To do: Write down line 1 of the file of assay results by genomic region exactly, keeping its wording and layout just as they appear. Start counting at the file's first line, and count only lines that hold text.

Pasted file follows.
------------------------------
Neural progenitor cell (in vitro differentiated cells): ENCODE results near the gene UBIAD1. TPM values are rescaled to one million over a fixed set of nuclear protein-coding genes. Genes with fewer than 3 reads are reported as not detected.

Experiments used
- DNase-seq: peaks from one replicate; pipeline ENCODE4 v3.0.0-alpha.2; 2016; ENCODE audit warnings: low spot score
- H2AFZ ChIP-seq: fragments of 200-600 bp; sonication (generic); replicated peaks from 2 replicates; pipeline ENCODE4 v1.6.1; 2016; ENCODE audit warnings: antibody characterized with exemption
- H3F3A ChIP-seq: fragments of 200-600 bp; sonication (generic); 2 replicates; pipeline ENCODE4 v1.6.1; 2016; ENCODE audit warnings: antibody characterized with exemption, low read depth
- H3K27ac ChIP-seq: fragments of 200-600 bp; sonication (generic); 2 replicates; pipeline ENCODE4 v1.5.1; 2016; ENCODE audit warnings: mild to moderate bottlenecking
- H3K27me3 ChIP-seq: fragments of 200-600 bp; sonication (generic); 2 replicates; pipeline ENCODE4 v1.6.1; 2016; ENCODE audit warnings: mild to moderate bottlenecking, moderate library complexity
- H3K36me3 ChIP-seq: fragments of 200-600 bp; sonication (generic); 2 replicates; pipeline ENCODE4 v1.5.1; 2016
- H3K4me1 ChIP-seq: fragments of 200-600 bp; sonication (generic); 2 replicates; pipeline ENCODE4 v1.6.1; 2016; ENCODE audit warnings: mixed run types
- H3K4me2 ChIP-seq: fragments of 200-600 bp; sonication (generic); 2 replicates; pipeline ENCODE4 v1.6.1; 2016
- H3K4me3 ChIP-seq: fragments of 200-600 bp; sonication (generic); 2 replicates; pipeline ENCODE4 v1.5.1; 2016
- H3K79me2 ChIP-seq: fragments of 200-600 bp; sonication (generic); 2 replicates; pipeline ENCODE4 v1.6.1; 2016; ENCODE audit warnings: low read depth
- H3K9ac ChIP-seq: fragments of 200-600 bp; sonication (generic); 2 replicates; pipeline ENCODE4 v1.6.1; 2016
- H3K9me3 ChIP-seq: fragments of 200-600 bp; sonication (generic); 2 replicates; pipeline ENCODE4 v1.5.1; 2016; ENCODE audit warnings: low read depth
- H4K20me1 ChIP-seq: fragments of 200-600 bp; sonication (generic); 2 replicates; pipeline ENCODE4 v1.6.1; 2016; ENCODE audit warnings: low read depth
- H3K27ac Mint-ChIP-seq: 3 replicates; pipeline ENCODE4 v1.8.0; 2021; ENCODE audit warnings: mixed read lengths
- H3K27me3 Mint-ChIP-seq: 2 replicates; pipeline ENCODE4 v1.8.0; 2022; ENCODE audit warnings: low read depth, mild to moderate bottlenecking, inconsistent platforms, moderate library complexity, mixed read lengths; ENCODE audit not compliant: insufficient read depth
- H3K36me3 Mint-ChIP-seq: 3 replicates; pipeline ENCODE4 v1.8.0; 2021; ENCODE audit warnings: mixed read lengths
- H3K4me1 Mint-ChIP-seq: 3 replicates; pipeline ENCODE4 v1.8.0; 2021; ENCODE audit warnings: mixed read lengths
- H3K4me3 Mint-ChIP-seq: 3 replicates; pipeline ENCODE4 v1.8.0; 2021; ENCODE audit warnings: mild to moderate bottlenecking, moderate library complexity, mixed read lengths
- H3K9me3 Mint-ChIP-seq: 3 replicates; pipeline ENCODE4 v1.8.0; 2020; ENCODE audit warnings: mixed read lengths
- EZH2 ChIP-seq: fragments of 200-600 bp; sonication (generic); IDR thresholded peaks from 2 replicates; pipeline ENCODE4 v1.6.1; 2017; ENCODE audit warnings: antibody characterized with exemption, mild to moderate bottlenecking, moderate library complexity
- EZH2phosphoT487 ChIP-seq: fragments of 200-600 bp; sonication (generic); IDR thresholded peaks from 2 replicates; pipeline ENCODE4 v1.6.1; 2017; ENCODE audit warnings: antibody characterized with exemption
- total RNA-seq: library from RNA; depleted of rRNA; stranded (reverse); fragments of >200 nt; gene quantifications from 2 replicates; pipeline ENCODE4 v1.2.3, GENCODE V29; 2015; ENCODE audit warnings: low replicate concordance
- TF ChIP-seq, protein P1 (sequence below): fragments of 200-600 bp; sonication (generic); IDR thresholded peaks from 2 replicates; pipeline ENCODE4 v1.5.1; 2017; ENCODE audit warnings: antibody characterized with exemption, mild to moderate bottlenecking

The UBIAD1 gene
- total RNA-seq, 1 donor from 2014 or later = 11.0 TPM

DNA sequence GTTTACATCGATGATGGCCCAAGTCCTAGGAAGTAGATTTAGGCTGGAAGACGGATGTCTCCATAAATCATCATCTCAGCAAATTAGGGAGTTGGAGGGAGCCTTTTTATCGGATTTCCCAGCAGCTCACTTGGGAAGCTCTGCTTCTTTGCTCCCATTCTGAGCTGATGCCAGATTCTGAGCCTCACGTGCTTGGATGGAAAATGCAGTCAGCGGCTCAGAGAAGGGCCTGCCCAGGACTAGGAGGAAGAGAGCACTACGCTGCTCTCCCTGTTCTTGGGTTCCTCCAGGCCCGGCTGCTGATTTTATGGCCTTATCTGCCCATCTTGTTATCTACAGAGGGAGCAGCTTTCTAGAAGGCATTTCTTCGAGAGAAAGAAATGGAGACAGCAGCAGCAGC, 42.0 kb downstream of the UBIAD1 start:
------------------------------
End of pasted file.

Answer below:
Neural progenitor cell (in vitro differentiated cells): ENCODE results near the gene UBIAD1. TPM values are rescaled to one million over a fixed set of nuclear protein-coding genes. Genes with fewer than 3 reads are reported as not detected.